Scooters are a great way to get your kid outside exercising, training balance and coordination, and having fun. From about 3 years old upward, scooters are a super portable and versatile mode of transportation around the neighborhood.
Like a bike, scooters take a little bit of practice to get used to. If you start with a 3-wheeled scooter the practice time will be significantly cut down, your child will be less likely to fall and get road rash, and they'll be comfortable using it after the 2nd or 3rd try. For those reasons the 3-wheeled scooters are a great first option for kids; we got them for ours when they were 3, and they used them until they were about 6 and then switched to the 2-wheeled scooter. Note that the picture below shows our all-around best Maxi Micro 3-wheeled scooter: notice how it has 3 wheels and the handlebars adjust for a wide range of ages and heights. We've gotten a lot of questions about cute and fun helmets; we suggest checking out Raskulls, which has a number of cute options.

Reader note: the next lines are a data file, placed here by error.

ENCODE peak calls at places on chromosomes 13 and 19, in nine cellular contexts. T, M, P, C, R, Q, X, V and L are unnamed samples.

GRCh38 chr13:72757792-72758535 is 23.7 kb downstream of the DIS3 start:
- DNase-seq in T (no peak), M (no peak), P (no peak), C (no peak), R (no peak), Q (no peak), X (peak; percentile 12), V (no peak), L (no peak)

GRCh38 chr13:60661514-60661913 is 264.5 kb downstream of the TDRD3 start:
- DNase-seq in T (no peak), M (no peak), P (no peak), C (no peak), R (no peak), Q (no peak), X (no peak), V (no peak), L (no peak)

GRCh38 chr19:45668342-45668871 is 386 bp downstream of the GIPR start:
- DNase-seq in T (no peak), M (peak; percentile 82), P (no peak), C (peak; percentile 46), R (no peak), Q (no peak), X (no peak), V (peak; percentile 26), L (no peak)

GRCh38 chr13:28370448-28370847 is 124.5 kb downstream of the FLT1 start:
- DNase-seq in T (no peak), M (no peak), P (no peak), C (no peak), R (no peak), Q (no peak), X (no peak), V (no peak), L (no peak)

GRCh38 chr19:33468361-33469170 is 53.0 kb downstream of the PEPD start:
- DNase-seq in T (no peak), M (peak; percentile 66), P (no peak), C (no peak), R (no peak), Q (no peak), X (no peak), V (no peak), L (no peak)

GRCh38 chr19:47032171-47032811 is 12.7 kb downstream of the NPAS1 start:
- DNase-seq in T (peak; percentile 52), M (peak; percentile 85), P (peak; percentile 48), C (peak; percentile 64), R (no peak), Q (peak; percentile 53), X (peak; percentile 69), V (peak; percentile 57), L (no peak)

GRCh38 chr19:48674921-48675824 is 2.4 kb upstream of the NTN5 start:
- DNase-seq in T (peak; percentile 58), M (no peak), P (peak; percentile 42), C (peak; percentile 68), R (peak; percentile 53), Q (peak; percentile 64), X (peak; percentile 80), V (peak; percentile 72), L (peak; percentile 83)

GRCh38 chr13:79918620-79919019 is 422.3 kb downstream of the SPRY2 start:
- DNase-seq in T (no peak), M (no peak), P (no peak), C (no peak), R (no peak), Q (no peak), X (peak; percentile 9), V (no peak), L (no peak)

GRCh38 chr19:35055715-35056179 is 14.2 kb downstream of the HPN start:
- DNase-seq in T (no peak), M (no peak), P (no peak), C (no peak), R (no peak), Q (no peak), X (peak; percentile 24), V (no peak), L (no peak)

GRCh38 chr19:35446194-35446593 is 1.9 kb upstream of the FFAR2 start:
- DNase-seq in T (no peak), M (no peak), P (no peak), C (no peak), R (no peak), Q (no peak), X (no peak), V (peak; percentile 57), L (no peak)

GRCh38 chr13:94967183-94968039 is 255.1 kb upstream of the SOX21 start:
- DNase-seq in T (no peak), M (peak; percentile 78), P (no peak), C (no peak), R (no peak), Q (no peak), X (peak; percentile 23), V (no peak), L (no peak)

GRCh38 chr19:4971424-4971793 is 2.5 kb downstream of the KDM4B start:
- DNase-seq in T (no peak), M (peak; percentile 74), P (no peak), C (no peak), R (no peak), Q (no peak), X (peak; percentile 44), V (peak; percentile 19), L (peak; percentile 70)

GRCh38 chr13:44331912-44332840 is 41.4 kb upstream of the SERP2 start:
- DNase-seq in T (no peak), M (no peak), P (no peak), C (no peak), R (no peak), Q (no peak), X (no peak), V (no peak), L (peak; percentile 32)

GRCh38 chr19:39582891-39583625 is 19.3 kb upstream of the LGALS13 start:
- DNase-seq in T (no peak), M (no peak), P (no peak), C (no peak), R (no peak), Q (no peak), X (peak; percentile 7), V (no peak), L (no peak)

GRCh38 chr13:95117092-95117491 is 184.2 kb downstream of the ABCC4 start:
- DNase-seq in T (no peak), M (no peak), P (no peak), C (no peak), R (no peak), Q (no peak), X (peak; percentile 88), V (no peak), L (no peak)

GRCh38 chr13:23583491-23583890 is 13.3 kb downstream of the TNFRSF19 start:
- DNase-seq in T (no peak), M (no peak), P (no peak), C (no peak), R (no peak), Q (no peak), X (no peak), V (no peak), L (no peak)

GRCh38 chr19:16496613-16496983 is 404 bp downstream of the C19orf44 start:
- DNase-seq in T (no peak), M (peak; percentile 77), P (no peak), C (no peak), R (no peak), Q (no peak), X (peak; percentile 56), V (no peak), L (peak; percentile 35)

In addition to whether they have 2 or 3 wheels, scooters vary in a few other important ways.
First, weight and height capacity are important, as many little scooters have rather low weight limits and handlebars that you will find a 4-5 year old growing out of quite quickly. Make sure you purchase a unit with a weight capacity at least 20 pounds heavier than your child, and height-adjustable handlebars.
Second, wheel size (diameter) is important. The larger the wheels, especially the front wheels, the more versatile the scooter is across varied terrains (even little pebbles and cracks on the road). If you purchase one of the less expensive scooters with tiny diameter wheels, there will be situations when your child will bump up against a pebble or crack in the sidewalk and the scooter will suddenly stop (possibly sending your child flying forward).
Third, stability is impacted by several factors, but we've found that the width between the two front wheels (on 3-wheel versions) is important, as is the standing platform width. In general the wider the gap between the two front wheels, and the wider the standing platform, the better the stability.